Righty-o, to the game. It was supposed to be a one to one game between me and Alex so his Soviets were going to be coming up against my Austrians (who need to get on the table again really) but Dan and Daren were without a game so I said to them to join in with us. Unfortunately this meant using different forces as I didn’t think my Soviet kit was right for the second player on their side (OCD kicking in here I think). So, it was back to the Poles against the Lithuanians.
Edit: As requested here are links to TO&E’s, the Polish one doesn’t reflect 100% what was on table but was nearly there.
I set up the terrain loosely based on a quick look on Google Earth of a piece of Lithuanian countryside and as Dan arrived first he got the plucky Lithuanian defenders. I ran him through his forces and he got to marking his positions on a map. Daren and Alex were given their armour heavy force consisting of an Armoured Regiment and an Armoured Cavalry Regiment, so lots of tanks which I thought would enable them to punch through the defence. The scenario was simple, the Poles had to exit off the opposite table edge, the Lithuanians had to stop them. This time though the attack was coming in along the wider axis of the table which meant that the Lithuanians would be spread out and also unable to have any depth to their defence.
The Poles came on with the Armoured Regt under Daren on the left-centre and the Armd Cav under Alex on the right from the stream to the wood on the table edge. They began speculatively shelling the big wood in the centre between the roads and the hills between their start line and the Lithuanians table edge but all to no effect. The first Lithuanian barrage in reply saw some of Daren’s tanks become supressed and this resulted in each of his companies spreading out to their maximum cohesion distances – the first artillery strike managed to cover all 3 platoons of a company so it was good to see someone taking measures to prevent this happening again. Daren shrugged off this slight setback quickly though and he soon had a company of PT-78’s on overwatch on the small hill in the centre. Alex was continuing to advance cautiously along the right flank, expecting an ambush from the trees there he had dismounted his infantry and was combing the wood for any nasty surprises whilst slowly advancing his Scorpion-90’s as well.
Dan was contenting himself with shelling the advancing Poles, again supressing some of Daren’s tanks on the hill but not doing much else to hinder the Polish advance, to be fair he was having problems calling up enough batteries to do any more damage. Then Alex and Daren did something that I’ve never seen before and I was quietly pleased that they did – they had 5 Command Pips to spend and decided to use 4 of them on a counter battery strike, this thus stripped Dan of a third of his available artillery in one stroke. They then gained another 4 Pips in the next initiative roll and did the same again so Dan was down to one Artillery battalion and was beginning to look a bit glum!
While this was going on the Poles were still grinding forwards and soon the whoosh of ATGM was heard as Dan started to engage at long range with his Cavalry Squadron’s VAB/MILAN. Obviously trying to keep the Poles at arms length he also opened up with a Chieftain company in the central woods too, making good use of the mighty range on their 120mm guns. Daren started to take casualties in his tank platoons from KO’s and failed quality checks and started to move to the left across the stream to get out of the LOS of the Chieftains, whilst bringing in a big MRLS strike to try to neutralise the threat that they posed – which did result in suppressing some of them. Unfortunately for Daren his potential left hook come to naught as he ran into Dan’s TOW platoon and one of the infantry VAB/MILAN platoons stationed in the wood on that side of the stream which started to score more hits on his units.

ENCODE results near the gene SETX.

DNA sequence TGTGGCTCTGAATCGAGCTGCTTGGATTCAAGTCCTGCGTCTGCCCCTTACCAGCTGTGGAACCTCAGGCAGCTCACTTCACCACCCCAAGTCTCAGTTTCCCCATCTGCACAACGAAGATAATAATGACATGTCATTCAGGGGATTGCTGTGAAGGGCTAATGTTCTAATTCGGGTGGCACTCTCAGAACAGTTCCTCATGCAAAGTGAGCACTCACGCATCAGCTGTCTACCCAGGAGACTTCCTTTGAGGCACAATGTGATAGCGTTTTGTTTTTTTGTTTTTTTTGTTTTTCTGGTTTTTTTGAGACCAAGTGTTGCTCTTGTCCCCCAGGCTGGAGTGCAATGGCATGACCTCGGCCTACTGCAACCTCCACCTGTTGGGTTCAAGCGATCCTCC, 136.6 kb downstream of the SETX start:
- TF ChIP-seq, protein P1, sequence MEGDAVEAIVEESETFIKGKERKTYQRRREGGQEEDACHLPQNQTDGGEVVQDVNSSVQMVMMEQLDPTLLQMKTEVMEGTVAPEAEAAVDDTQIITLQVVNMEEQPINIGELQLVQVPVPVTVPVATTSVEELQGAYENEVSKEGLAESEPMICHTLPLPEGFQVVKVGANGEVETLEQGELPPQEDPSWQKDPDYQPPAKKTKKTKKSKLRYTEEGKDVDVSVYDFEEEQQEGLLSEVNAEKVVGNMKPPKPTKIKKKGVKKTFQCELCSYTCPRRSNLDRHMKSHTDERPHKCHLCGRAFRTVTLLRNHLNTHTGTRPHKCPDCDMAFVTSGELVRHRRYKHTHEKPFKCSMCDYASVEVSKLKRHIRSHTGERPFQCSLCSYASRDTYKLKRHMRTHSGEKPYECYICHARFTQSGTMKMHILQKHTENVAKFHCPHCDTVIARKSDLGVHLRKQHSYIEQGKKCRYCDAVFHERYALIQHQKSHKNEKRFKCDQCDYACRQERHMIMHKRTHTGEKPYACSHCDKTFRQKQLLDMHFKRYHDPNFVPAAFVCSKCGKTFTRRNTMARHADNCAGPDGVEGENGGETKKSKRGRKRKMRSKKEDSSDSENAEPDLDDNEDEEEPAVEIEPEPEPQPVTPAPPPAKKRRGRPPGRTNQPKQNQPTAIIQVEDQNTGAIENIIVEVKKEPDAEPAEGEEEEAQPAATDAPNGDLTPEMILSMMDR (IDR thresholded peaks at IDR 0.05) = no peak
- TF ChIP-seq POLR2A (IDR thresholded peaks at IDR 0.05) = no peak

Over on the Polish right though things were going quite a bit better. Suffering from a combination of some effective artillery strikes and the attention of Polish tank fire Dan’s Cavalry Squadron was beginning to suffer with the MILAN vehicle being lost as well as one of his VBC-90 platoons. Indeed it looked as if the Poles were about to break through over there and Dan was worried enough that he started to move his reserve Chieftain company out from behind the big wood to counter this threat (which did however suffer casualties from another MRLS strike) although if the Poles won the initiative in the next turn he might be too late to prevent this from happening. It was then that his luck changed and for only the second time in the game he won initiative and did so with a mighty 5 pip advantage. It was time for drastic action so he decided to call in an airstrike.
His good luck with the dice held and he rolled up a Jaguar flight with a great load of Heavy Cluster Bombs and Heavy Rockets (basically the best he could have gotten) and his brave pilots managed to dodge the superior Polish air cover and AD defences to unleash their ordinance on the tightly packed units of Alex’s Armoured Cavalry. After the dust had settled from the devastating strike the Polish commanders decided that enough was enough and they conceded the game. Daren’s force had suffered about 40% losses and couldn’t get to grips with the Lithuanians facing them whilst Alex’s command was still reeling from the Jag attack and didn’t feel confident in making it off the table before the Chieftains intervened.